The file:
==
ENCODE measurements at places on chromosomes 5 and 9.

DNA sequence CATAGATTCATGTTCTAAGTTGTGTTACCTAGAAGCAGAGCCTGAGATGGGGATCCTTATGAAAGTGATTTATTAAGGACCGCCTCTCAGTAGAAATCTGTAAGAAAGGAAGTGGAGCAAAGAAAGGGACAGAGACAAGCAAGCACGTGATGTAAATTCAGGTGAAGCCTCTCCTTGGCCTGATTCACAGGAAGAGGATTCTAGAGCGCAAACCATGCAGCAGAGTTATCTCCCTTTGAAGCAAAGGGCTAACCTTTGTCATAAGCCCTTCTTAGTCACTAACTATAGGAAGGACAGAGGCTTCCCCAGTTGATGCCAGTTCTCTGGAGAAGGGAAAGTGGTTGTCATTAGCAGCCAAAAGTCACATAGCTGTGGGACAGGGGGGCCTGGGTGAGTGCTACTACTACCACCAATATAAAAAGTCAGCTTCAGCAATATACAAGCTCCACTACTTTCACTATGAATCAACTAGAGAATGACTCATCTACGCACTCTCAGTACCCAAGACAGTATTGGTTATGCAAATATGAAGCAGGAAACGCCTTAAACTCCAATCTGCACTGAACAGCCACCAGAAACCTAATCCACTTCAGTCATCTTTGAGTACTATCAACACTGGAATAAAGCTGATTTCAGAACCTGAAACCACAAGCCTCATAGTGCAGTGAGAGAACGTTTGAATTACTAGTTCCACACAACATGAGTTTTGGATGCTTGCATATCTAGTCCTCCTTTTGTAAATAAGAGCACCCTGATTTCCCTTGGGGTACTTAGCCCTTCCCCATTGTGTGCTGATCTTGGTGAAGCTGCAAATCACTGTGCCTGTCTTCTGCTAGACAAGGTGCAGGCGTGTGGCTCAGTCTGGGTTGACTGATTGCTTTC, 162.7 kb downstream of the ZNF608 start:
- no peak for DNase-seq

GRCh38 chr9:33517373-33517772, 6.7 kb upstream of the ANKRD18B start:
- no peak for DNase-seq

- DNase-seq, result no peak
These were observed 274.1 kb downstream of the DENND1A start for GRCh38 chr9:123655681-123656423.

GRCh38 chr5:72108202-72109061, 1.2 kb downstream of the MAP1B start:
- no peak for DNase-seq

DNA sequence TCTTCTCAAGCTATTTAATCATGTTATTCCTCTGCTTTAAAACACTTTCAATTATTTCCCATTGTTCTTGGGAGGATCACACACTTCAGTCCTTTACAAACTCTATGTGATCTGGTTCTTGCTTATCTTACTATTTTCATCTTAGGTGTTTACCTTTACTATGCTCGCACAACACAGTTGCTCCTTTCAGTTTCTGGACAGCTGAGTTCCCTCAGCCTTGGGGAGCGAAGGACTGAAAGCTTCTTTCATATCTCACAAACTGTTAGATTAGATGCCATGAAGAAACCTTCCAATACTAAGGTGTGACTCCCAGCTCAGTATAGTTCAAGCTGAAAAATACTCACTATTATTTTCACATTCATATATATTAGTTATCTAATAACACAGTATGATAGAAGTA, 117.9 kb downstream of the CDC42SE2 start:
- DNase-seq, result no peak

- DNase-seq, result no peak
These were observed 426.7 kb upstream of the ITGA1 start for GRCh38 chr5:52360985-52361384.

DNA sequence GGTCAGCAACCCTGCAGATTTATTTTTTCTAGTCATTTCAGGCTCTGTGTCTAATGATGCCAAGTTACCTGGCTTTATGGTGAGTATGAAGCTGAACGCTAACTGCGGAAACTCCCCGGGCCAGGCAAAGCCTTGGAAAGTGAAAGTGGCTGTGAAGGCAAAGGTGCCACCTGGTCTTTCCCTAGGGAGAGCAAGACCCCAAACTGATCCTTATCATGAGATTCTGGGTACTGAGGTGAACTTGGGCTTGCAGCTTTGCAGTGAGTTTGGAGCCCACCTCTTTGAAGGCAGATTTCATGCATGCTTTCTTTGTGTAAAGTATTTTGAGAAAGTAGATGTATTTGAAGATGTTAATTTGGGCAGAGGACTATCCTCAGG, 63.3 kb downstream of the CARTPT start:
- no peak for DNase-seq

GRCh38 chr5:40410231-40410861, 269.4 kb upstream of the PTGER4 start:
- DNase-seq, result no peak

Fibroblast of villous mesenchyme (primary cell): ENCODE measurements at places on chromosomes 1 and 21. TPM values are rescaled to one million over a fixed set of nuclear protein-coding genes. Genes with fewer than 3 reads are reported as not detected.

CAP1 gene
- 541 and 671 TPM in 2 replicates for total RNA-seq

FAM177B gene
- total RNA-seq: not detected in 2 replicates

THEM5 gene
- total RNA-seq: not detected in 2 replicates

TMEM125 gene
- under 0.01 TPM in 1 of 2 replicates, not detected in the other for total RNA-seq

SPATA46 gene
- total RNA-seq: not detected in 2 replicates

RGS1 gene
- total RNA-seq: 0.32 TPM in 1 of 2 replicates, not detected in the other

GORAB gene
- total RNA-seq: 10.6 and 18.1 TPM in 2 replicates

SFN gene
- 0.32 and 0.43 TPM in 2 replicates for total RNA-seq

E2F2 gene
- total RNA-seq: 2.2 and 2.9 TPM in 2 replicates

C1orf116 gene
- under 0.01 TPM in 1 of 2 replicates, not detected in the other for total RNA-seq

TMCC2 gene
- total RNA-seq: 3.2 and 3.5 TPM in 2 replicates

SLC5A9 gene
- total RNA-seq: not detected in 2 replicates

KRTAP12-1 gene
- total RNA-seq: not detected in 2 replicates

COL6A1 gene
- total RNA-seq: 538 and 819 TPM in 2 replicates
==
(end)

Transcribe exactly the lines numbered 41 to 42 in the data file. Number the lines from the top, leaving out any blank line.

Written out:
SLC5A9 gene
- total RNA-seq: not detected in 2 replicates